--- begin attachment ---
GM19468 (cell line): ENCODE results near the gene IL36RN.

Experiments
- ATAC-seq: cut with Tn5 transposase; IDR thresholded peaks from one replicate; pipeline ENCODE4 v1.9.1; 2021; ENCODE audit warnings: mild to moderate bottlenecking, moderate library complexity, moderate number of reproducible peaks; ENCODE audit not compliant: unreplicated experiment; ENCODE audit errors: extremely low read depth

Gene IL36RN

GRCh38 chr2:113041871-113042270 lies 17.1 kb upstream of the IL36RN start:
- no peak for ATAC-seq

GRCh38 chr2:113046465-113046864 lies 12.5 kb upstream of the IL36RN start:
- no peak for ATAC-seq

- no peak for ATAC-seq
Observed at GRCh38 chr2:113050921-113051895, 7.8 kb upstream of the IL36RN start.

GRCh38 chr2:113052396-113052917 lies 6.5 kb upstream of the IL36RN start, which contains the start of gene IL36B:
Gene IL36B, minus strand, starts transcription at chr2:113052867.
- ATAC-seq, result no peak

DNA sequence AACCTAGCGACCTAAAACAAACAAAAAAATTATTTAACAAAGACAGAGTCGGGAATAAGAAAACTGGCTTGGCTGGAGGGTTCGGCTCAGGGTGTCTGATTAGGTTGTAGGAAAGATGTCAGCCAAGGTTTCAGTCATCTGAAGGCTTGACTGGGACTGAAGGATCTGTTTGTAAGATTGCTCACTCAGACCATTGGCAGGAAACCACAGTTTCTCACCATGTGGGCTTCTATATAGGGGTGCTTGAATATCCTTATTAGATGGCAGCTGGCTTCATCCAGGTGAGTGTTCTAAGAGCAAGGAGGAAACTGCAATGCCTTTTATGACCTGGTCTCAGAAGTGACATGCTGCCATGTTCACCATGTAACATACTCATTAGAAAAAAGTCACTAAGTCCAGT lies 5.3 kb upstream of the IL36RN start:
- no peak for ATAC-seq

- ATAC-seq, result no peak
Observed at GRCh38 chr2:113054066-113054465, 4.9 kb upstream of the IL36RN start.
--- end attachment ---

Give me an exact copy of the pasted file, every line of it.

GM19468 (cell line): ENCODE results near the gene IL36RN.

Experiments
- ATAC-seq: cut with Tn5 transposase; IDR thresholded peaks from one replicate; pipeline ENCODE4 v1.9.1; 2021; ENCODE audit warnings: mild to moderate bottlenecking, moderate library complexity, moderate number of reproducible peaks; ENCODE audit not compliant: unreplicated experiment; ENCODE audit errors: extremely low read depth

Gene IL36RN

GRCh38 chr2:113041871-113042270 lies 17.1 kb upstream of the IL36RN start:
- no peak for ATAC-seq

GRCh38 chr2:113046465-113046864 lies 12.5 kb upstream of the IL36RN start:
- no peak for ATAC-seq

- no peak for ATAC-seq
Observed at GRCh38 chr2:113050921-113051895, 7.8 kb upstream of the IL36RN start.

GRCh38 chr2:113052396-113052917 lies 6.5 kb upstream of the IL36RN start, which contains the start of gene IL36B:
Gene IL36B, minus strand, starts transcription at chr2:113052867.
- ATAC-seq, result no peak

DNA sequence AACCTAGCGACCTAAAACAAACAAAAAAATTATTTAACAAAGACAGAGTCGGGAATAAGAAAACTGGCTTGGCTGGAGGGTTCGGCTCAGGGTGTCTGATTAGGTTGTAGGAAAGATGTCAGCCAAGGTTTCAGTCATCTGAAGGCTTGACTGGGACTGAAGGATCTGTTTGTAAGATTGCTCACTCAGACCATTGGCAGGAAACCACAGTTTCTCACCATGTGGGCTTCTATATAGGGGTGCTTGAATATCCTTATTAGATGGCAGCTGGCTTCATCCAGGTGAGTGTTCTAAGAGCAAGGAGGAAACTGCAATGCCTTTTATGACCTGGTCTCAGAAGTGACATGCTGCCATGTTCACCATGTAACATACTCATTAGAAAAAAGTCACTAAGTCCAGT lies 5.3 kb upstream of the IL36RN start:
- no peak for ATAC-seq

- ATAC-seq, result no peak
Observed at GRCh38 chr2:113054066-113054465, 4.9 kb upstream of the IL36RN start.